I just finished the bestselling book The Checklist Manifesto by Atul Gawande. I bought it largely because I enjoyed his other books: Better - A Surgeon's Notes on Performance and Complications - A Surgeon's Notes on an Imperfect Science. Here's the author's web site for the book.
I enjoyed the book. I didn't need to be converted, since I'm a fan of checklists and have used them even before I got my pilots license many years ago. He describes his discussions with the man at Boeing who's responsible for developing the checklists that Boeing distributes to all their aircraft operators. That was fascinating, as was his description of the ego-ridden surgical theaters around the world and their dislike of checklists or anything else that might threaten the status quo.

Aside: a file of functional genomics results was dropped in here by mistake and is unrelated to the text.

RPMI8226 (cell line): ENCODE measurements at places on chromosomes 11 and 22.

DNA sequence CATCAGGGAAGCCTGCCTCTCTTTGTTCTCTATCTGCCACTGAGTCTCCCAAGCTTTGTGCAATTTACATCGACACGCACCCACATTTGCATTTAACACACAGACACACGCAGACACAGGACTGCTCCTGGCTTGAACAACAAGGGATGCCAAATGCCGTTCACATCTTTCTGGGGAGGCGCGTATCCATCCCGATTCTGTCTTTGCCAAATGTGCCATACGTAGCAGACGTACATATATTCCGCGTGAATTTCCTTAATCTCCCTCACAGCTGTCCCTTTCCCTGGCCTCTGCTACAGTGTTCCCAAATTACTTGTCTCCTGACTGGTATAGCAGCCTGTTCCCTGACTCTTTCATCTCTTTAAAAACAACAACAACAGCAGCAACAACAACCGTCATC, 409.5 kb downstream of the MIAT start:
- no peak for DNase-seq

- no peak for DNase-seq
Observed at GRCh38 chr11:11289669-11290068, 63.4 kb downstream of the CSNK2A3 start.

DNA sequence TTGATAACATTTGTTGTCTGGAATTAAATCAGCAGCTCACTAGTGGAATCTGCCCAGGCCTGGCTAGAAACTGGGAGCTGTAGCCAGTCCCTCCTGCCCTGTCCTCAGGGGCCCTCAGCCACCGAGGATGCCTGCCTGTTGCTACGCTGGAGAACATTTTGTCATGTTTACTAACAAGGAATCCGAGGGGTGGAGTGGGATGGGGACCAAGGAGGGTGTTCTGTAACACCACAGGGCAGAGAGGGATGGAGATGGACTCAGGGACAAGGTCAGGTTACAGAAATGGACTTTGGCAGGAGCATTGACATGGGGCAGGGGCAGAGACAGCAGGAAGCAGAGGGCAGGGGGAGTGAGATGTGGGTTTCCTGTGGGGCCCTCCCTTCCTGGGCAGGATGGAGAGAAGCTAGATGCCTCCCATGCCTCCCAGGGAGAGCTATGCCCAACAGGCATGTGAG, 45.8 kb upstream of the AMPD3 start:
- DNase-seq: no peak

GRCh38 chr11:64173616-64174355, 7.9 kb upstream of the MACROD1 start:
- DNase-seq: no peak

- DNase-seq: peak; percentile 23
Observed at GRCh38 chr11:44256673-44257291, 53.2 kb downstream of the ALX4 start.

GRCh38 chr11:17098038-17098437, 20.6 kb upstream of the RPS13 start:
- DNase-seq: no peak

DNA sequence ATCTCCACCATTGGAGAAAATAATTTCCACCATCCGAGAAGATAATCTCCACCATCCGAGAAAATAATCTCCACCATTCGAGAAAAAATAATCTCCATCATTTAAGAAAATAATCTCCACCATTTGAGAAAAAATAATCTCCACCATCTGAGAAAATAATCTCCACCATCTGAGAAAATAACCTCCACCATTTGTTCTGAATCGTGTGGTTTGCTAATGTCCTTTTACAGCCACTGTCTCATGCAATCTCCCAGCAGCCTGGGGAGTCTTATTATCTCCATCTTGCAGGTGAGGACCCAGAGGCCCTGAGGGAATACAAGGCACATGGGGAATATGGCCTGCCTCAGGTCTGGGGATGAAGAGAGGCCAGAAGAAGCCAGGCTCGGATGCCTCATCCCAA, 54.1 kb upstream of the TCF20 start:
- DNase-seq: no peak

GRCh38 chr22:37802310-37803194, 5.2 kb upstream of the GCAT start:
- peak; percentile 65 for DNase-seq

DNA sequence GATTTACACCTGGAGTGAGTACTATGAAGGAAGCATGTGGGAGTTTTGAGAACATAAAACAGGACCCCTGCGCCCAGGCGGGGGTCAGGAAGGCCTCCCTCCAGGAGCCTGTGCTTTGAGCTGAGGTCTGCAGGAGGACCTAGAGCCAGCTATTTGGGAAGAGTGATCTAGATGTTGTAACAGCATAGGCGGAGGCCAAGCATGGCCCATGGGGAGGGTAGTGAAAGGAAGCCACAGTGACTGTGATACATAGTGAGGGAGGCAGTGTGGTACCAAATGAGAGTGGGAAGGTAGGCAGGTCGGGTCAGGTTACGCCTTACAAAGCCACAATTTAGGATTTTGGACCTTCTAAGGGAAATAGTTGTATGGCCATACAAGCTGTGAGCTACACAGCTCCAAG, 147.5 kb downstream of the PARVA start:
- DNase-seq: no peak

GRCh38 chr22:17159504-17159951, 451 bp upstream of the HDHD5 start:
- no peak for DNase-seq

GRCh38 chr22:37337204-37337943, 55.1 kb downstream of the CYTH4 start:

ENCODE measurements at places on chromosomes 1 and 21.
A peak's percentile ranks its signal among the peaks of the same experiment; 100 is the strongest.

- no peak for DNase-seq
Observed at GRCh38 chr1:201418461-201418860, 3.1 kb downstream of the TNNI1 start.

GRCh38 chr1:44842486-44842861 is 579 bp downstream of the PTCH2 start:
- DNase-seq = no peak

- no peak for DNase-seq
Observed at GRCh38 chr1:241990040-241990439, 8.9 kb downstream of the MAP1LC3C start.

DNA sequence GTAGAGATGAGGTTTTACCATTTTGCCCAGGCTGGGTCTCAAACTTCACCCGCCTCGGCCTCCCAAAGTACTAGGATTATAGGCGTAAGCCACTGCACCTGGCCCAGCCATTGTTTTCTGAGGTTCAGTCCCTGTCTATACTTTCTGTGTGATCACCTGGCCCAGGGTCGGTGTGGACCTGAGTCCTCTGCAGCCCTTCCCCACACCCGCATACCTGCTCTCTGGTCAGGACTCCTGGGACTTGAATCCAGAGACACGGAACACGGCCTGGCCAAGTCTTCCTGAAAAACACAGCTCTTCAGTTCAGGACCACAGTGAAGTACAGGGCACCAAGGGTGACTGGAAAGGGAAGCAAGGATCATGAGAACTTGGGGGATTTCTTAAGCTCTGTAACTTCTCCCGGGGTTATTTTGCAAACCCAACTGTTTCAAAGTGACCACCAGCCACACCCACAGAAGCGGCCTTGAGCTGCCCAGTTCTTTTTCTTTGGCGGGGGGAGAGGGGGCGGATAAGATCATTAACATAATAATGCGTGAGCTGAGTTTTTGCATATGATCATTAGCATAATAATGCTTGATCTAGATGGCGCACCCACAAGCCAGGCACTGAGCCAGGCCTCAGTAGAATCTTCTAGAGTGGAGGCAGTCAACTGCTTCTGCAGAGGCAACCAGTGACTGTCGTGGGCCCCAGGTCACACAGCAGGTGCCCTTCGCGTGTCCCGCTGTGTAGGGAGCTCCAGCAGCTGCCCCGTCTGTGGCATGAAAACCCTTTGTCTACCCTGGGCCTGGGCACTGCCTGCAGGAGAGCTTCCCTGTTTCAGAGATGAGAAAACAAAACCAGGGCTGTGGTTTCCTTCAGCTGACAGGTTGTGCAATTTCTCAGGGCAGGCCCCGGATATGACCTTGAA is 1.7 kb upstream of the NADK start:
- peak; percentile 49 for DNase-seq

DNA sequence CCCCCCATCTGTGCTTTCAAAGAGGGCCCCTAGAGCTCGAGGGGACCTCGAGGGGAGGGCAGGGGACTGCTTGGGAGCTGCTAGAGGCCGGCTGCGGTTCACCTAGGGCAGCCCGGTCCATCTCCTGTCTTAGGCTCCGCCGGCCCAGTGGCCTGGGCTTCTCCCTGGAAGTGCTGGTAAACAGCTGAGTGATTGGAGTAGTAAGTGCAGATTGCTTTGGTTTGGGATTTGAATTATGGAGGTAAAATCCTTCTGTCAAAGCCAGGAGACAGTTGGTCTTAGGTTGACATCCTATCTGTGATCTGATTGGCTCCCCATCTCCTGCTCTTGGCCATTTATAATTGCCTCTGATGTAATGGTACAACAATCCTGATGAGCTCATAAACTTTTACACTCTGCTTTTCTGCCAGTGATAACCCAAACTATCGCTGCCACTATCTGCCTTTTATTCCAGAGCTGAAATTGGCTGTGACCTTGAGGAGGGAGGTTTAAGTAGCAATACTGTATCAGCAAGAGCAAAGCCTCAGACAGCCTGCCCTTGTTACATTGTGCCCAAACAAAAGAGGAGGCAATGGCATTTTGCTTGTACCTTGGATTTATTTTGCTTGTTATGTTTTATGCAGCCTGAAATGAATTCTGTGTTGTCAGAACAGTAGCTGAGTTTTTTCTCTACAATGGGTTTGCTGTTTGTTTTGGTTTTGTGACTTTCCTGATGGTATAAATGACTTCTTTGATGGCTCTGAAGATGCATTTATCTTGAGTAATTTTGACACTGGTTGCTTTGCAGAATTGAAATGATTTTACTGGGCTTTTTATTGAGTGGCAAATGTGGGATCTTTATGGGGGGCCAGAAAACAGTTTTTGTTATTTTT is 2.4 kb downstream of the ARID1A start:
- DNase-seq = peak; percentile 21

Much of the book is about his efforts to develop a surgical checklist for the WHO for use in hospitals around the world, but primarily in impoverished settings. He was shocked at the success it appeared to have after they analyzed the data his team collected. I was surprised at his surprise. One of the biggest sources of problems in all industries is human error. Any rigor in reducing those mistakes will obviously result in performance improvements.